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Integrity - use of values or principles to guide action in the situation at hand.

Below are links and discussion related to the values of freedom, hope, trust, privacy, responsibility, safety, and well-being, within business and government situations arising in the areas of security, privacy, technology, corporate governance, sustainability, and CSR.

The Quiet Leader—and How to Be One, 30.10.06

HBS Working Knowledge
Lagace: You write that one inspiration for your new book was the unusual course you've been teaching for MBA students on moral leadership in organizations. What is a quiet leader? Is quiet leadership a topic you had been thinking about prior to the MBA course?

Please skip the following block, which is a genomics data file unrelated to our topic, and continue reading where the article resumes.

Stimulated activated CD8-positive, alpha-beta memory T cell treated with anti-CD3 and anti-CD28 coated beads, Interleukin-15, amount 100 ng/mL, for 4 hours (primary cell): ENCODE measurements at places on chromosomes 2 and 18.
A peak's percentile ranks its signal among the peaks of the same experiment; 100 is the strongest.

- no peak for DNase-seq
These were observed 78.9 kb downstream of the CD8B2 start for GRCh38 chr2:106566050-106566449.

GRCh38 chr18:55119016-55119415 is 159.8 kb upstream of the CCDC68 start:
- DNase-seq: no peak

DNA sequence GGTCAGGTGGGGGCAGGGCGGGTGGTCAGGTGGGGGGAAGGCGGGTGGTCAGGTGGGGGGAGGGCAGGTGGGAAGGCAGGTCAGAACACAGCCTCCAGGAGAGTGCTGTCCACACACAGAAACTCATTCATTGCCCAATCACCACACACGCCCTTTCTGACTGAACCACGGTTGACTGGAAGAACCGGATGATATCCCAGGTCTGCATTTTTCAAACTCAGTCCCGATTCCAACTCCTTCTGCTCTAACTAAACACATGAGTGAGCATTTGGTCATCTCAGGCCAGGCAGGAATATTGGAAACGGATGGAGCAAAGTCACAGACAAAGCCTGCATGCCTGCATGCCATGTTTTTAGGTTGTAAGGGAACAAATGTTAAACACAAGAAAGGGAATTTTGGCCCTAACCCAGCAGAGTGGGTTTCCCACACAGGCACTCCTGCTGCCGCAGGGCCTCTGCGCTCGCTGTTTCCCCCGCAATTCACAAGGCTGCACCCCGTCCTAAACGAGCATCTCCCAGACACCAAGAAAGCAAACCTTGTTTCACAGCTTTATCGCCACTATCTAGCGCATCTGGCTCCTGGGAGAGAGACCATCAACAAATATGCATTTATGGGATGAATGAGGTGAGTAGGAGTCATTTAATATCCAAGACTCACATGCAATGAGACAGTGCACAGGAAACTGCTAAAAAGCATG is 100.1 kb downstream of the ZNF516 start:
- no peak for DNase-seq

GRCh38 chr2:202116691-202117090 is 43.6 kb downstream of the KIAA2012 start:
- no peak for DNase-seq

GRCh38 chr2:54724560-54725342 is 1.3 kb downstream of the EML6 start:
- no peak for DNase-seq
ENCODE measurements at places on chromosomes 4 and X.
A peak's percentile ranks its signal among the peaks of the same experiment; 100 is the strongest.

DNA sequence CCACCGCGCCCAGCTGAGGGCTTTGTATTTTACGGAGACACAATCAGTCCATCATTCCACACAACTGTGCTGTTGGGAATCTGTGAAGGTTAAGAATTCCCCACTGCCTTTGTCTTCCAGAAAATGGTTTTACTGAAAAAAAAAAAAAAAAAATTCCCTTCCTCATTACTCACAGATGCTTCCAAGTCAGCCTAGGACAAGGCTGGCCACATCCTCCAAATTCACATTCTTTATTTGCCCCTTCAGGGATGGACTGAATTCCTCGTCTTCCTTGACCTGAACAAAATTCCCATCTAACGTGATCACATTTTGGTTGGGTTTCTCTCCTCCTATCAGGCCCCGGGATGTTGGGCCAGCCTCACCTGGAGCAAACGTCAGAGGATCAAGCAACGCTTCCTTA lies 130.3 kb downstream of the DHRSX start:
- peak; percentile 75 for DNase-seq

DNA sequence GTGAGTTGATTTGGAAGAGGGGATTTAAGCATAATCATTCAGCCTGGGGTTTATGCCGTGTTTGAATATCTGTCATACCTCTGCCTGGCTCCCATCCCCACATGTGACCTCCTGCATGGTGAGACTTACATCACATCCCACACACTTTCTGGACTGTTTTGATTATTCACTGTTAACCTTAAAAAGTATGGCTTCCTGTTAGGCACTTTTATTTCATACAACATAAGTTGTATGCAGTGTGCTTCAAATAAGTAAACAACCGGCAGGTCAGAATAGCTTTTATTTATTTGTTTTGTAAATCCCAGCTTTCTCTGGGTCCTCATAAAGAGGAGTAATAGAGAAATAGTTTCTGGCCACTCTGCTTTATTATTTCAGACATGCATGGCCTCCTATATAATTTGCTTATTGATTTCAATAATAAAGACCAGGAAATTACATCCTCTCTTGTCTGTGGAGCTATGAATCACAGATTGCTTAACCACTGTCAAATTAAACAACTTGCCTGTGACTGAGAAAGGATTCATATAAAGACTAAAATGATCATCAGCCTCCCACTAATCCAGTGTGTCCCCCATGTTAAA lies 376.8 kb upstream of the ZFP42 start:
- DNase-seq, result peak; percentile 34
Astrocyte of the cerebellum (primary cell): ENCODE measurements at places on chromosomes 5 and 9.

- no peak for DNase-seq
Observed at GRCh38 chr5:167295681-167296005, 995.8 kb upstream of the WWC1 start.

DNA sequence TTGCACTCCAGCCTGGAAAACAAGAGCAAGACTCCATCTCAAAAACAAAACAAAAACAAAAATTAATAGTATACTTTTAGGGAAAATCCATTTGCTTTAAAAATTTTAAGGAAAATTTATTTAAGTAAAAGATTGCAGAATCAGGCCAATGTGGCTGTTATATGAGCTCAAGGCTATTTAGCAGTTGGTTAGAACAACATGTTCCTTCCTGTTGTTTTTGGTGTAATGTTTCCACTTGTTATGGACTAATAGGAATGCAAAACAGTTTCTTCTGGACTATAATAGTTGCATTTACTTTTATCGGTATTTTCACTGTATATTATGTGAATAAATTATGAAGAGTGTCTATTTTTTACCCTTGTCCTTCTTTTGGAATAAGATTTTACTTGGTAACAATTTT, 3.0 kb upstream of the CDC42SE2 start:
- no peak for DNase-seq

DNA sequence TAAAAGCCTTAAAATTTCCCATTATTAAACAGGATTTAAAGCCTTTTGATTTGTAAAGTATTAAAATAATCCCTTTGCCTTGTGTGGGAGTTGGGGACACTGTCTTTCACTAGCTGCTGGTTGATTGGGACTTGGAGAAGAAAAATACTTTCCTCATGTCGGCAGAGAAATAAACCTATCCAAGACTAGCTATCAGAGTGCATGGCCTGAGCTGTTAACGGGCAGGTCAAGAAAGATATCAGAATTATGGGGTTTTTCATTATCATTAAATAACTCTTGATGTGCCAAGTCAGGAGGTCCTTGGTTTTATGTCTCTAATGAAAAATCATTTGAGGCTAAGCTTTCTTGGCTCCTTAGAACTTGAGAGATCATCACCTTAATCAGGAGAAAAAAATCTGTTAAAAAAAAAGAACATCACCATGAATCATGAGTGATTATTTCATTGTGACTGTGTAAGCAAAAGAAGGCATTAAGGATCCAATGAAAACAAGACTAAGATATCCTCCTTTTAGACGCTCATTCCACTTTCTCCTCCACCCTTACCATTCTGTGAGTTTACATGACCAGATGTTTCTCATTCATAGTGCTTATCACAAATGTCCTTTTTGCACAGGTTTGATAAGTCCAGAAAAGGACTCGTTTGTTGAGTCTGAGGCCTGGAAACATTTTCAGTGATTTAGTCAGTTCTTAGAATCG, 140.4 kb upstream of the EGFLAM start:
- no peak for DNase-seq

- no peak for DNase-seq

Badaracco: I don't think I really started thinking about it until just a few years ago. There were two things that prompted me to do so. One is that I had written a book called Defining Moments: When Managers Must Choose Between Right and Right (HBS Press, 1997) which is about big deal, high-stake, traumatic decisions. And there was a natural question: 'Is this all there is to writing about difficult ethical decisions?' Or put differently, what happens in between the big decisions—which don't come along very often? For some people they come along very, very infrequently. Does this mean these people are on vacation the rest of the time?

There's the age-old myth of Icarus trying to fly too close to the sun, and there is the suggestion that there is something dangerous about the pursuit of greatness. And at the same time while you read books and plays—Death of a Salesman is such a clear example, where Willy wants to be a great salesman and he wants his sons to be leaders of men. He pushes so hard he ends up committing suicide, is very disappointed in his kids—there are other characters, I noticed, who were what I came to call quiet leaders.